Eamonn McGrath

1929-2008 ; b. 14 June; Taghmon, Co. Wexford, in a small farming community; ed. Augustinians Good Counsel Sch., Wexford; grad. B.A. in English and Irish literature from University College Galway, 1952; suffered TB and spent three years in a Brownswood sanatorium, Co. Wexford; taught at Carrickmacross, Co. Monaghan; acquainted with Patrick Kavanagh in Monaghan pubs; m. Joan Fahey, 1956; appt. to a teaching post at Clonakilty, Co. Cork, 1963; set Leaving Cert exams for Dept. of Education; published Honour Thy Father (1970), follows Wexford boy’s passage to manhood and relationship with drinking father; The Charnel House (1990) is set in Irish TB sanatorium of the 1950s; The Fish in the Stone (1994), chronicles Mary Ennis in shadow of parents loveless marriage in small-town Ireland; taboos of silence and ignorance surrounding incest; d. 5 May 2008, at Clonakilty Hospital; bur. St. Mary"s Cemetery. DIL [WIKI]


Honour Thy Father
(Dublin: Allen Figgis 1970), Do. (Belfast: Blackstaff 1990), rep. as The Clay Grew Tall (NY: Herder & Herder 1972), 245pp.; The Charnel House (Belfast: Blackstaff 1990); The Fish in the Stone (Belfast: Blackstaff 1994), 240pp.

Fiction notes:

Honour Thy Father (US title: The Clay Grew Tall) is set in 1950s rural Ireland where John Foley, the son of an alcoholic father, struggles to follow an academic path in a house where farming and the priesthood are the only respected professions. The story follows him through boarding school and examines the changing relationship with his father as adulthood approaches. Reprinted after serialised version on RTÉ Radio.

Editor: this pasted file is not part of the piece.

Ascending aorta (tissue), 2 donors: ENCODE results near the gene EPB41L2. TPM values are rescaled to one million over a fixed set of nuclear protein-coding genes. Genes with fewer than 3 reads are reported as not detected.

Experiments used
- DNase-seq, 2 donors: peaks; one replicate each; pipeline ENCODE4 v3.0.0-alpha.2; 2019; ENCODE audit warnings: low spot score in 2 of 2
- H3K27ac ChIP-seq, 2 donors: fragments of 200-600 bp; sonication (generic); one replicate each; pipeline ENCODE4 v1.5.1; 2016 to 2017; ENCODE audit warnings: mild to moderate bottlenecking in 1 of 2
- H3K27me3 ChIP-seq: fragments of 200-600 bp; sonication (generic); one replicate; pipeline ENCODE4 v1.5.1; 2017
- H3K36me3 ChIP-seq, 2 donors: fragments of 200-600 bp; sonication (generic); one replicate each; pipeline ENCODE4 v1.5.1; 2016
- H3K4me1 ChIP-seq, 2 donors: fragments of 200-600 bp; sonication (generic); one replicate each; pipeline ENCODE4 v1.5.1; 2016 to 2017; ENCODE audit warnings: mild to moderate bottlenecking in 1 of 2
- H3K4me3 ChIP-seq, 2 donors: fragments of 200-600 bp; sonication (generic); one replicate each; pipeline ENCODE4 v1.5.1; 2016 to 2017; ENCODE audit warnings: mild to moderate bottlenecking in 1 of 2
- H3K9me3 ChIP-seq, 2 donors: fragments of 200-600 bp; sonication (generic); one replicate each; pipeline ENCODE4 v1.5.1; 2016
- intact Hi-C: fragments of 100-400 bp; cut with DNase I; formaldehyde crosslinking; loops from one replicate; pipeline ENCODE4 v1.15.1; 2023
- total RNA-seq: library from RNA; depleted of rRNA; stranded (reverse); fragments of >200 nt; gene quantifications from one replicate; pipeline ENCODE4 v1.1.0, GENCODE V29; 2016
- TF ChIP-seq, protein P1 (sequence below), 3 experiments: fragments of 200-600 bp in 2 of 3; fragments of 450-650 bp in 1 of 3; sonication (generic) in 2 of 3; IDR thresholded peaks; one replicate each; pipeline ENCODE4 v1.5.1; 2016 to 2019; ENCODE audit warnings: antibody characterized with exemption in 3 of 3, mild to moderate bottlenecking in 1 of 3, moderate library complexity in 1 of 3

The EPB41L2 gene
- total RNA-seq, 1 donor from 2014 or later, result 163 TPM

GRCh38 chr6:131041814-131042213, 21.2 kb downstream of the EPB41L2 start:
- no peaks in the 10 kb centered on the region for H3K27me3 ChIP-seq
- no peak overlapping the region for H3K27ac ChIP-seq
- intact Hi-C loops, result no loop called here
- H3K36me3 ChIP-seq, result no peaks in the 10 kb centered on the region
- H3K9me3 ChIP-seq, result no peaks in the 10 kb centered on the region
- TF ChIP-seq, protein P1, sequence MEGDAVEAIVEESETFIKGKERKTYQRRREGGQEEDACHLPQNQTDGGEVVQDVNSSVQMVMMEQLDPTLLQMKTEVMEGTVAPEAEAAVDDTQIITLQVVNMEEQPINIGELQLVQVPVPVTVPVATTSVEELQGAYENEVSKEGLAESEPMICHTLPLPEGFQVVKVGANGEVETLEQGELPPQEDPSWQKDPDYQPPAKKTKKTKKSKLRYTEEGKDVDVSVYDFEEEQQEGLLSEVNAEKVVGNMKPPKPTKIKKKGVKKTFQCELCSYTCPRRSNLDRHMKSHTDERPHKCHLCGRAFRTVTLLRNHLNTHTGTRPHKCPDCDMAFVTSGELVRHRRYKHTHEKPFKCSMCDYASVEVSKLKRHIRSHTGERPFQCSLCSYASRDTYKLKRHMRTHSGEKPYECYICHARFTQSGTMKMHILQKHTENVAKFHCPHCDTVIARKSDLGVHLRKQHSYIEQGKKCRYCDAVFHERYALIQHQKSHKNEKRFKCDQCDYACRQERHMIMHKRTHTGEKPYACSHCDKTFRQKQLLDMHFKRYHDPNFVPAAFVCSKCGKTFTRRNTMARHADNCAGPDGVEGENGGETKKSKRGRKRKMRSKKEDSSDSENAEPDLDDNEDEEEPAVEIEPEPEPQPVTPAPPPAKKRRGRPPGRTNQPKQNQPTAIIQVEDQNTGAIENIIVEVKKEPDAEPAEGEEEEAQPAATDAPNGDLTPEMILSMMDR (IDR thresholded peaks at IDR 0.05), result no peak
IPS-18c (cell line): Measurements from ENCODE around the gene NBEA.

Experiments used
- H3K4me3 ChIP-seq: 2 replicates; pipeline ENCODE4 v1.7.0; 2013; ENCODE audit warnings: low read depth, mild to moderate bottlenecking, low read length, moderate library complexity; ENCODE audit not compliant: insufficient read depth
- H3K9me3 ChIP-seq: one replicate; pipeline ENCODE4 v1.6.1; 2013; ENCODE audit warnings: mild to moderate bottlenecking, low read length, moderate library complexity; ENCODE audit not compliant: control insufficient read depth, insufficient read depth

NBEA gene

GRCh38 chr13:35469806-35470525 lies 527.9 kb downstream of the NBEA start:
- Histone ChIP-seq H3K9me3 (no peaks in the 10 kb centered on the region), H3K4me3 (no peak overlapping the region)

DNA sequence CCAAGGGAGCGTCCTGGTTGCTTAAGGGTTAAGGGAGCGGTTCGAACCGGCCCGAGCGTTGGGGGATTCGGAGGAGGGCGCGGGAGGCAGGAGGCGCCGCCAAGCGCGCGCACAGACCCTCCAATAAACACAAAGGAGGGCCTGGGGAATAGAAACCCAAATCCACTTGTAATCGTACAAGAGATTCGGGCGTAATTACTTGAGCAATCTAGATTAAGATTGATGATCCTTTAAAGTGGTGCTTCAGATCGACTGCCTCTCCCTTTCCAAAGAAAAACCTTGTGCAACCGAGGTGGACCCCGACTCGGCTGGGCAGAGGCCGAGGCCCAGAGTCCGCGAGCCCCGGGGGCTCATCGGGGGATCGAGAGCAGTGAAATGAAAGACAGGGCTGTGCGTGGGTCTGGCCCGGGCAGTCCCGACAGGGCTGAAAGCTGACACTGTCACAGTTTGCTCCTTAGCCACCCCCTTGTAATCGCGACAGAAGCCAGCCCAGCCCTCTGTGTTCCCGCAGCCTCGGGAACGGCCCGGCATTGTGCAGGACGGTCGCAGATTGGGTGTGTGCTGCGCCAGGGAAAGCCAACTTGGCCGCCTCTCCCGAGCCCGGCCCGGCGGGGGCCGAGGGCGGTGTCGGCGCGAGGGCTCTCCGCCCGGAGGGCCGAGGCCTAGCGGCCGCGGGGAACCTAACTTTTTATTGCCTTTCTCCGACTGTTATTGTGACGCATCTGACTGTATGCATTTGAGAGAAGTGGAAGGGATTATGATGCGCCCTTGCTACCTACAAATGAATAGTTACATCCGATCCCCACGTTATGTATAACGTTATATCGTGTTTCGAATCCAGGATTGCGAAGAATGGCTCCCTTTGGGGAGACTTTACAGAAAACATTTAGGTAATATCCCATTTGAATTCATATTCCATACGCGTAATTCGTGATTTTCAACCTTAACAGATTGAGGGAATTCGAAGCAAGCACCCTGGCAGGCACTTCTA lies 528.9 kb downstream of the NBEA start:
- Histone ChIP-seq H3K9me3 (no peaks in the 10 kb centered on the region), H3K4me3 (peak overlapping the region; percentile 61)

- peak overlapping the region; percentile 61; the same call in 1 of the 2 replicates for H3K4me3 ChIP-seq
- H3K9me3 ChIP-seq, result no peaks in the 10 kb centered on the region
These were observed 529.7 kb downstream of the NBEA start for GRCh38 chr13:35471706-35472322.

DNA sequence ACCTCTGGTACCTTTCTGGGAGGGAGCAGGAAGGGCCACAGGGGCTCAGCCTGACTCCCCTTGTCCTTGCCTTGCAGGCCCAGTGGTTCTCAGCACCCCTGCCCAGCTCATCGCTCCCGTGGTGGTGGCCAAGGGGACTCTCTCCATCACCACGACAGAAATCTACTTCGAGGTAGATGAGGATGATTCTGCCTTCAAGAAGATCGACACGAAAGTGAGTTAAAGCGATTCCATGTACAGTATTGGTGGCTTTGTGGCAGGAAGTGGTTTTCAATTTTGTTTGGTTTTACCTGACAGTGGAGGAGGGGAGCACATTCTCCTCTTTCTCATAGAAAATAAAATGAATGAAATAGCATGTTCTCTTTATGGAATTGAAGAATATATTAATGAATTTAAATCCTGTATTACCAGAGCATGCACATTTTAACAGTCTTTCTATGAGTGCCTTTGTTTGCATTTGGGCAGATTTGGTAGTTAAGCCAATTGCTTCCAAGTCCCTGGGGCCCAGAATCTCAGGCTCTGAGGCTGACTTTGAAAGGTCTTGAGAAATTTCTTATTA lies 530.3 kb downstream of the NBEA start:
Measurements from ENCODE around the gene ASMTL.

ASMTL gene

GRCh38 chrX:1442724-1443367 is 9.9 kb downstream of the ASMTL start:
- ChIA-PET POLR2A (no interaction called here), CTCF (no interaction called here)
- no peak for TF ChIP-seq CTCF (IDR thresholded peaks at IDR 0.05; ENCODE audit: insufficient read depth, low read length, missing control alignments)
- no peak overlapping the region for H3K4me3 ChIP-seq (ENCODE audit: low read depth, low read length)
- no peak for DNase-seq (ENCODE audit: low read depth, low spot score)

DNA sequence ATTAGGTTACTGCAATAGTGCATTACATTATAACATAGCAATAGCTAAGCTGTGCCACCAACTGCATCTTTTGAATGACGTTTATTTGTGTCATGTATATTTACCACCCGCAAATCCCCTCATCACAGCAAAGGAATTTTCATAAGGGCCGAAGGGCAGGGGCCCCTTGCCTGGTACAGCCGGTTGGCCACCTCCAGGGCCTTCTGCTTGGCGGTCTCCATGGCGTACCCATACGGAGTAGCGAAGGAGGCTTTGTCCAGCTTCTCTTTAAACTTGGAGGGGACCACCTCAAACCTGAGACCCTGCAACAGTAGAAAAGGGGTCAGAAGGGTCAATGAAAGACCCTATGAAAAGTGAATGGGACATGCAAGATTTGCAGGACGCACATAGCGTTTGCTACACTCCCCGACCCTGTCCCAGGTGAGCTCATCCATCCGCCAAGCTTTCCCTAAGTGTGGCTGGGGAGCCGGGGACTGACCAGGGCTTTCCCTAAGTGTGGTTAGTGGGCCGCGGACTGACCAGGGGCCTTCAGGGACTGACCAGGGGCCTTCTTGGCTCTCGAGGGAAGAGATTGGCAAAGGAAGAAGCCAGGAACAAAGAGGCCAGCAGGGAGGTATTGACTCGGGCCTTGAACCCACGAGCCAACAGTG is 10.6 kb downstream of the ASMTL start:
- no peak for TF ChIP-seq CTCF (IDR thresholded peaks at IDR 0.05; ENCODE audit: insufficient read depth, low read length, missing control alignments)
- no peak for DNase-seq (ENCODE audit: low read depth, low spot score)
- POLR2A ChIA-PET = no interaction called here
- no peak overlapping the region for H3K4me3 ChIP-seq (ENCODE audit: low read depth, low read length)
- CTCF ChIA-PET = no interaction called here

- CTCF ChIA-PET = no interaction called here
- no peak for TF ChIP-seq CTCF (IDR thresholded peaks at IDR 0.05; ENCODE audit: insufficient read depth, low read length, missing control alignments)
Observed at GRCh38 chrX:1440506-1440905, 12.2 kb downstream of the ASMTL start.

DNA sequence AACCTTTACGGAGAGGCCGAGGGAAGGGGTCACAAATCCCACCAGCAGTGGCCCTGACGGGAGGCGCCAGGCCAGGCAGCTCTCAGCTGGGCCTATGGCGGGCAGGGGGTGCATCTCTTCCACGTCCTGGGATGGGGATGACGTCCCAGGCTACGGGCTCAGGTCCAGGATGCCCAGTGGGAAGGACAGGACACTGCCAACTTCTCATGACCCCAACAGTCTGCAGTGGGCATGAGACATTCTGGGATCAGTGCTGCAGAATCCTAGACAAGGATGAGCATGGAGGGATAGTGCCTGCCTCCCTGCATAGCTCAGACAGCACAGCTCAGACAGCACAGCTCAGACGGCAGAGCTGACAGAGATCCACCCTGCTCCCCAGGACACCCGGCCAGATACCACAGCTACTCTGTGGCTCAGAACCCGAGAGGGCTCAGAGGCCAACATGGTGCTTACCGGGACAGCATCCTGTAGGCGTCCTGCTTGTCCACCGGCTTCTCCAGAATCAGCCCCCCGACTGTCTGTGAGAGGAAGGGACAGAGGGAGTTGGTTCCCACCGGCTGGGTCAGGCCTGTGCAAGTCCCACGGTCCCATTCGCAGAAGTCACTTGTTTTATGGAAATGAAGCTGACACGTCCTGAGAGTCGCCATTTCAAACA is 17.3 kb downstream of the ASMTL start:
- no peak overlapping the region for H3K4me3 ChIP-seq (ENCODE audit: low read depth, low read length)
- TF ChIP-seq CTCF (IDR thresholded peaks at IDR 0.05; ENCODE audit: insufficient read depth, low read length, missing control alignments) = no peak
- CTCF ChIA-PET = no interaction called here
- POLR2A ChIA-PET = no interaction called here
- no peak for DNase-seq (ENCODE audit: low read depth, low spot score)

The Charnel House (1990) deals with the life of Richard Cogley, ayoung engineering student in a TB sanitarium from which sees little chance of escape. Lyrically written and one of the few novels that examines the social effects of the white plague in Ireland a central theme being the indifference of society to the suffering of others.

The Fish in the Stone (1994) focuses on incest in rural Ireland, following the life of Mary Ennis, aughter of an estranged couple who is subjected to abuse by her father which continues unnoticed by her pious mother whose position in the community takes precedence over the needs of her family. The novel traces a tale of self-deceit and emotional blackmail to its ugly end. [Notes based on Wikipedia - available online; accessed 18.11.2023].


D. J. Taylor, ‘Heading for the Troubles’, review of The Fish in the Stone, in Sunday Times (1 May 1994), [q.p.]; finds it ‘a story of incest, scarred by a loveless marriage and captivated by the bucolic frenzies of his youth, an emotionally damaged shopkeeper becomes obsessed with his teenage daughter ... relationship convincingly outlined, a succession of tiny steps instinctively taken, probable consequences cancelled out by naiveté and psychosis ... conclusion - a tumult of violence and implausibility - overdone but there is a great deal of shrewd observation and delicate writing along the way.’

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